Case Study

The 16th International Conference on Medical Image Computing and Computer Assisted Intervention -MICCAI2013-

Over five days from September 22-26, Nagoya University hosted the 16th International Conference on Medical Image Computing and Computer Assisted Intervention (MICCAI2013), welcoming 933 attendees, of whom 791 were foreign attendees representing a total of 39 countries.

Holding the event in Nagoya this year was proposed at the September 2010 conference in London. The conference came to Japan for the first time since Tokyo hosted it in 2002. Japan has a long history of top-level research and development in medical image processing and medical robotics. Boosted by the success of Japanese medicine-engineering collaboration research projects, Japan was chosen as the host. 90% of attendees came from overseas to enjoy a vibrant exchange of ideas in the field.

As the host facility, Nagoya University offered excellent access, with a subway station right on campus, and a superb convention venue that included the school's flagship: the recently renovated Toyoda Auditorium. This auditorium is one of the most lauded works by major Japanese architect Fumihiko Maki. It underwent seismic reinforcement, restoration of the exterior walls, expansion of the atrium and improvements to the hall. Since this was a single-session international meeting, the entire event, including the locations of the talks and poster presentations, as well as the break areas, could be clustered around the acclaimed Toyoda Auditorium.

For showing posters, mounting boards were designed to be compact, and fluorescent lights were mounted above the boards to ensure sufficient illumination. One power outlet was provided for every three posters, in order to accommodate the use of laptop computers, to show movie clips accompanying the posters. For each talk, video and a summary slide were displayed at the beginning to facilitate participants' understanding. These were just some of the provisions made for the convenience of participants.

Various considerations were also made for facilitating interaction among attendees. Round tables were set up in the auxiliary spaces on each side of the Toyoda Auditorium, creating a semi-outdoor setting in which attendees could hold conversations. Lunch was included with event registration, with the hope of encouraging more intensive engagement.

In Toyoda Auditorium, box lunches were distributed. The broad flight of steps at the entrance to the auditorium, a terrace with views of the city, and an expansive campus green all provided inviting spots for lunch. Roll-up mats and folding umbrellas were provided along with the conference kit, while classrooms were also secured as backups in case of inclement weather.

The four international airports for accessing Nagoya are Narita, Haneda, Nagoya and Kansai. Information on how to reach the venue from each of these was provided on the conference website, including a custom guide to the Nagoya city subway. 18 tour buses were chartered to transport attendees seamlessly to and from the banquet venue.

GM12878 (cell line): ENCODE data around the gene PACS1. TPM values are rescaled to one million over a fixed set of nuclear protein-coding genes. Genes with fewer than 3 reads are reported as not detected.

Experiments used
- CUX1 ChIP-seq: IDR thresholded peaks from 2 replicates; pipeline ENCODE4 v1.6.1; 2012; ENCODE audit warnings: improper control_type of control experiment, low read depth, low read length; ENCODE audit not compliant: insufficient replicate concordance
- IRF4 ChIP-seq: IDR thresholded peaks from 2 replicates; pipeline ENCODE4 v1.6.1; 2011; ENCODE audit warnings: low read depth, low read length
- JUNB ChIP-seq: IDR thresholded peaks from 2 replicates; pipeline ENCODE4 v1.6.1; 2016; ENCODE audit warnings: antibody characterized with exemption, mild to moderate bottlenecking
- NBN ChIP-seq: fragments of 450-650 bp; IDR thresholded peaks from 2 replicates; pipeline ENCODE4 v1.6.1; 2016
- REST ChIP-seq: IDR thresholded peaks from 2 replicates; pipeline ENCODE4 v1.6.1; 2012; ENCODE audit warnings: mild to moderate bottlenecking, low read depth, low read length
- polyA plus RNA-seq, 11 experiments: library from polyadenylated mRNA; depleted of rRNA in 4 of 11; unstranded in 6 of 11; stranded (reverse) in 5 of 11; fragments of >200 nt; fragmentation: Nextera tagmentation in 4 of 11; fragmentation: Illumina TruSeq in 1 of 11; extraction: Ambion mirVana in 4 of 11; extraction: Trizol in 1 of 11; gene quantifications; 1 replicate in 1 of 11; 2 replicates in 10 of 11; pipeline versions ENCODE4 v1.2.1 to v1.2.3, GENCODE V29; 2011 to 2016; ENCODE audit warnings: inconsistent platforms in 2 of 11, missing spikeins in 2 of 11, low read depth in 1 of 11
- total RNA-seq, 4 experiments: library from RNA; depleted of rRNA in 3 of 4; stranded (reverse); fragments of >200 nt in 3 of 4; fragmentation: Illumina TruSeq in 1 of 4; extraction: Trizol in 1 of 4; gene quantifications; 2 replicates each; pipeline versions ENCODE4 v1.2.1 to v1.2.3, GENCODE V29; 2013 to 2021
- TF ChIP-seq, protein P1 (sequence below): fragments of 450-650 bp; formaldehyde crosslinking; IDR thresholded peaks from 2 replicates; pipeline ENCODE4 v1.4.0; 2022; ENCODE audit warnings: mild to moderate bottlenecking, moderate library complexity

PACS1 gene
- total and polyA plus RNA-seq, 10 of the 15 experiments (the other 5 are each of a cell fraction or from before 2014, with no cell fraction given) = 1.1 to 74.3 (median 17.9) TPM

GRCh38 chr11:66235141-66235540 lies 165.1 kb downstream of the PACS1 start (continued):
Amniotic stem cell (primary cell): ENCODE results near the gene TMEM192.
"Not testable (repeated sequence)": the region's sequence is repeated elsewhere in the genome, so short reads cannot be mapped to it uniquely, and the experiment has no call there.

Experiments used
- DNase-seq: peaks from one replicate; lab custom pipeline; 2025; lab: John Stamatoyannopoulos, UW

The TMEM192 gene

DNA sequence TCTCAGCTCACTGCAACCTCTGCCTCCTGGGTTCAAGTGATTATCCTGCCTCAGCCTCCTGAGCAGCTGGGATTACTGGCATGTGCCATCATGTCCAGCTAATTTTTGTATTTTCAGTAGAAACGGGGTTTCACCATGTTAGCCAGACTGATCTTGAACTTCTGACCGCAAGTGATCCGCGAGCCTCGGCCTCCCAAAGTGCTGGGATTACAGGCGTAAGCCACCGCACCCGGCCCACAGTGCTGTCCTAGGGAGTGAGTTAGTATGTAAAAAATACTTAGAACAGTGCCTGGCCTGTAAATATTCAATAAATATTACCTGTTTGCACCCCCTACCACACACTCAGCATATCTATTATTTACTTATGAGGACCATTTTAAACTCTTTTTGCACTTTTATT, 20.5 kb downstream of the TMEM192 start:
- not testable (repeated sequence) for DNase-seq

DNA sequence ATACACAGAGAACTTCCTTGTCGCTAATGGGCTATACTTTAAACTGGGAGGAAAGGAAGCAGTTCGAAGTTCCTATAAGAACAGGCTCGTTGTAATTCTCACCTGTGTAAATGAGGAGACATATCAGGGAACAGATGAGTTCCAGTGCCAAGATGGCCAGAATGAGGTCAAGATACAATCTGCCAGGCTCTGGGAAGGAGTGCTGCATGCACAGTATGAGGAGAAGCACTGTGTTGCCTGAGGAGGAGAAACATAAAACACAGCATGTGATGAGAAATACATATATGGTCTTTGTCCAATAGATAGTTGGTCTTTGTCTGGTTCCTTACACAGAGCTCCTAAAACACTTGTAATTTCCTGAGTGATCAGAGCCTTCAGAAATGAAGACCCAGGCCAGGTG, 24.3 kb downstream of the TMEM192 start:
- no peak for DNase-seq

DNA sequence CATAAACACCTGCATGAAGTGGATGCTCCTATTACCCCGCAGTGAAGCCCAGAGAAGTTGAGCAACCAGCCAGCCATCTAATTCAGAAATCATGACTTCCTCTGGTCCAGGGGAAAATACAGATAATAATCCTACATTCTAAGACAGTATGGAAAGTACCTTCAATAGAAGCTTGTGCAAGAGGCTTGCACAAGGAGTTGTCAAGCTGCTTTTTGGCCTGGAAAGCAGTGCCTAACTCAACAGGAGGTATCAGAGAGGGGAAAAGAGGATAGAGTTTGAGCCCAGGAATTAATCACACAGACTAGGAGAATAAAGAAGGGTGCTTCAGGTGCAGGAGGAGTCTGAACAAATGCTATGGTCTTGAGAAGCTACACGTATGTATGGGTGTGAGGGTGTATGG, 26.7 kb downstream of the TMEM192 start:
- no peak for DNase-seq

It's a MICCAI tradition to hold a football match during the event—this year, it was actually a futsal match. The MICCAI Student Branch also organized a sightseeing trip to Hida-Takayama, which won glowing reviews.

Many attendees noted that the event ran more smoothly than they had ever remembered, making remarks like, "Nagoya is great!".

Attendees also enjoyed Nagoya's nightlife in the evenings, visiting bars and beer gardens to get a different view of Japan.

Nagoya, located right in the centre of Japan, enjoys excellent accessibility, and also many options for post-convention travel. During the conference, the Nagoya Convention & Visitors Bureau maintained a guide desk at the venue providing information about local attractions related to Japan's samurai past, industrial tourism, Nagoya gourmet dining including specialties like grilled eel on rice and noodles in miso broth, karaoke facilities, and downtown onsen hot spring resorts. The desk also fielded a tour spot information, such as directions to reach famous sightseeing spots further afield from Nagoya, places like old mystical town of Magome, Tsumago, Kamikochi in Japan Alps, and Kyoto. Attendees showed keen interest in Japan and were appreciative of Nagoya's excellent location as a base for sightseeing.

When holding an international meeting in Japan, the host organization can alleviate any apprehensions on the part of attendees from abroad and ensure they have an enjoyable stay through thoughtful attention to detail in running the event, backed up by Japan's highly reliable public transport and other social infrastructure. By reaching out to stimulate attendees' curiosity, organizers can offer an experience of the great natural and historic treasures and superb hospitality that make Japan unique. Here's hoping that more people around the world will come to understand these benefits, and choose Japan as their next MICE destination!


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